September 7, 2020
Waymo in Phoenix: Waymo, which spun out of Google after years of development there, offers a robotaxi service in a portion of the Phoenix metro area. The service launched on December 5, 2018. While this service was far ahead of others, many have become concerned by how long it has taken Waymo to expand beyond this area — concern for the viability and competitiveness of Waymo as well as its general technology solution, which other self-driving startups also use.
WeRide in Guangzhou: The second service to launch is one that nearly skipped our radar. We actually wrote about WeRide in January 2019 when it was pulling in funding and had plans to deploy a fleet of 500 autonomous vehicles later in 2019. Indeed, the service launched in November 2019. The company was born only in December 2017, mind you.
Apollo Robotaxi/Baidu in Changsha: On April 20, Earth Day, of this year, Chinese search engine giant Baidu (China’s version of Google, you might say) also launched a free robotaxi service. The service is called Apollo Robotaxi and launched with 45 self-driving taxis after testing in the city in late 2019.
Didi Chuxing (DiDi) in Shanghai: A little more than a month ago, popular mobility service DiDi launched its own robotaxi service in a much larger Chinese city (population of 7 million in Changsha vs. 24 million in Shanghai). As I noted at the time, DiDi has +550 million users who take more than 10 billion passenger trips a year on the service. The robotaxi service, like others, is geofenced (only works in a certain geographic area) and doesn’t even cover most of Shanghai at the moment, but if things go well, I expect to see it expand rapidly in China and elsewhere. Like most others, the service is currently free to use.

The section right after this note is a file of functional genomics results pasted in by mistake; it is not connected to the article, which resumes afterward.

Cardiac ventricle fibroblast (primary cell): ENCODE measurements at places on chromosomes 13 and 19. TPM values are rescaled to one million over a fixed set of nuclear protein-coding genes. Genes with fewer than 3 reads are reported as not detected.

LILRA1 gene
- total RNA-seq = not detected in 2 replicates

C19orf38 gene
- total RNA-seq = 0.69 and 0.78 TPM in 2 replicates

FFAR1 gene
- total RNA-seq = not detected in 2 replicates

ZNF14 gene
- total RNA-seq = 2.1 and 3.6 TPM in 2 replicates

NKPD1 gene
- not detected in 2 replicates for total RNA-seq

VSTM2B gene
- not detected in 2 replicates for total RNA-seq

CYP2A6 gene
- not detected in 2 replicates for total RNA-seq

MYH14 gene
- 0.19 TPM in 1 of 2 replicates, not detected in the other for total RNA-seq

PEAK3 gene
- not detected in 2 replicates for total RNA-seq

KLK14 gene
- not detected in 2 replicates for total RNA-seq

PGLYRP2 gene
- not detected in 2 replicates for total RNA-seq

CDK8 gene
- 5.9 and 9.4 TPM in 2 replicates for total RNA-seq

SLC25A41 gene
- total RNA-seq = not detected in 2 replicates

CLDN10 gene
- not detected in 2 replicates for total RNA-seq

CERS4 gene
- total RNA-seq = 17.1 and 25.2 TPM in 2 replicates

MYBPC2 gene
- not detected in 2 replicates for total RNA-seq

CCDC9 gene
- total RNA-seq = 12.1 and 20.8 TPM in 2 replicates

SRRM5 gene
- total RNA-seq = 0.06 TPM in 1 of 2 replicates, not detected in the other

AutoX in Shanghai, soon Shenzhen, Wuhan, and Wuhu: Just a few days ago, Alibaba-backed AutoX launched robotaxi service in Jiading district in Shanghai. Again, this service is free. “Anyone within the area can now hail a driverless cab through Alibaba’s AutoNavi app, according to a press release from the company on Monday.” If things go well, AutoX plans to soon expand into Shenzhen, Wuhan, and Wuhu as well.
DeepRoute in Hangzhou: As I reported earlier today (or yesterday depending on where you are), the DeepRoute startup is going to launch robotaxi service alongside Cao Cao Mobility in Hangzhou in 2021, or 2022 at the latest. DeepRoute is using the Geometry A electric vehicle from Geely.
Mobileye + Volkswagen Group: Mobileye, wholly owned by Intel, along with Volkswagen Group and Champion Motors plan to bring robotaxis to commercialization in Israel in 2022. Testing started in early 2019, while the full driverless service for customers is supposed to start with 100 vehicles in Tel Aviv in early 2022.
Mobileye + WILLER: Mobileye and WILLER, “one of the largest transportation operators in Japan, Taiwan and the Southeast Asian region,” will start testing robotaxis in Japan in 2021, with a plan to launch commercial service in 2023.
Tesla Robotaxis: While we do not have any clear timeline on when Tesla would be able to bring robotaxis to market, it is something CEO Elon Musk has talked and tweeted about many times. Additionally, he discussed it in a bit of detail at Tesla Autonomy Day last year.
Cruise: Similar to Tesla, we know that Cruise (wholly owned by GM since 2016) is working hard to bring self-driving vehicles to market that can tap into the robotaxi revolution. In January of this year Cruise unveiled its first complete vehicle, the Cruise Origin. However, like with Tesla, we have no real idea when Cruise will offer commercial robotaxi service, or where it will do so.